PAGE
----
Declining Mortgage Rates Hit Mortgage Investors

October 08 00:00 2011

New York, October 8 ( – There was a rush of homeowners wanting to refinance their mortgages last month, which indicated that the efforts to bring down interest rates were having the desired effect. However, the refinancing trend had a negative effect on the $5 trillion mortgage-backed securities market where people had invested in bonds anticipating that activity would remain low.

However, late Thursday Fannie Mae and Freddie Mac, the two U.S.-controlled agencies that buy mortgages from banks and repackage them to sell to investors, informed mortgage investors that the rate at which homeowners prepaid their 30-year fixed-rate mortgages went up by almost 30% in September. Nomura Securities noted that this activity resulted in $62 billion in mortgages being paid in the month.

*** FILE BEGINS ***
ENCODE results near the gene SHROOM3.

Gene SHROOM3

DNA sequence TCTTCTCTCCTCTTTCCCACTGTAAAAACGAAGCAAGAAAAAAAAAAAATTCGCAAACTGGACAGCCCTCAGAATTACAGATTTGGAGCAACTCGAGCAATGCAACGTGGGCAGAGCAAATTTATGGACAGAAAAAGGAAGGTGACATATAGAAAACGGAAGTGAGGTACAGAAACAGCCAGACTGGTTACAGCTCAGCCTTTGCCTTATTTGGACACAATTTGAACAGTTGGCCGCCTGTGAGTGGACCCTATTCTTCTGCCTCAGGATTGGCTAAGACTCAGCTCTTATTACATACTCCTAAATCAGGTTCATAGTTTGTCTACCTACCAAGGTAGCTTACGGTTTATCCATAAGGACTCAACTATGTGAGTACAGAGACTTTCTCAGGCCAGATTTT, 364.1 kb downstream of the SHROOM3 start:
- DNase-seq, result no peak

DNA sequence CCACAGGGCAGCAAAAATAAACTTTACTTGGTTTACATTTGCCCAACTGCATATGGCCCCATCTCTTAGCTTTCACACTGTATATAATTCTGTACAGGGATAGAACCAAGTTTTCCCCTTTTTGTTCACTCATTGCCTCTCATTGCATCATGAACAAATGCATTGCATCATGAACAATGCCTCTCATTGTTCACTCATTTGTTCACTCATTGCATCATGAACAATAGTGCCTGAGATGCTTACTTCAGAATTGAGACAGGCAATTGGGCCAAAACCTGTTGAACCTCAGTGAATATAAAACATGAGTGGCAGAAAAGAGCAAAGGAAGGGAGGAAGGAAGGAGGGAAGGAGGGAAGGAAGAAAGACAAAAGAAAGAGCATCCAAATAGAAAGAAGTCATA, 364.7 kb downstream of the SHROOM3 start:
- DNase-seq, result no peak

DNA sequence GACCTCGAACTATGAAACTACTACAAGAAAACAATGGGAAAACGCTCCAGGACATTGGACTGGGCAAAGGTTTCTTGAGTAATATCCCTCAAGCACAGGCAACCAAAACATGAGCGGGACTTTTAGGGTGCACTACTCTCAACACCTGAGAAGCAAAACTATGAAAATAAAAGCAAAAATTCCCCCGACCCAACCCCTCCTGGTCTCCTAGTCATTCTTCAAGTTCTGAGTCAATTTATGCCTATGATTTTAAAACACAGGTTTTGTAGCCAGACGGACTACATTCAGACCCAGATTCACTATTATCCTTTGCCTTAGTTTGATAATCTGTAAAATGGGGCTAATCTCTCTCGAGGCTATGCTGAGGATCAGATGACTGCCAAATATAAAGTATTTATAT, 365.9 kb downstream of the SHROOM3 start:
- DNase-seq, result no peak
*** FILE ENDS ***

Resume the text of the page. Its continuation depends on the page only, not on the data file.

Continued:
In order to take benefit of the relatively high interest rate, many investors in mortgage-backed securities paid more than the face value of the loans. They now stand to lose money and be left with lower-yielding options for their cash when the mortgages behind these securities are refinanced.

Mortgage backed securities which are tied to loans that pay 3.5% to 4.5% interests have taken the biggest hit. Bryan Whalen, a managing-director at TCW, a Los Angeles asset-management firm said that “Rates went lower, and people that could refinance went to the front of the line. Lenders picked the low-hanging fruit, where they know people had good credit.”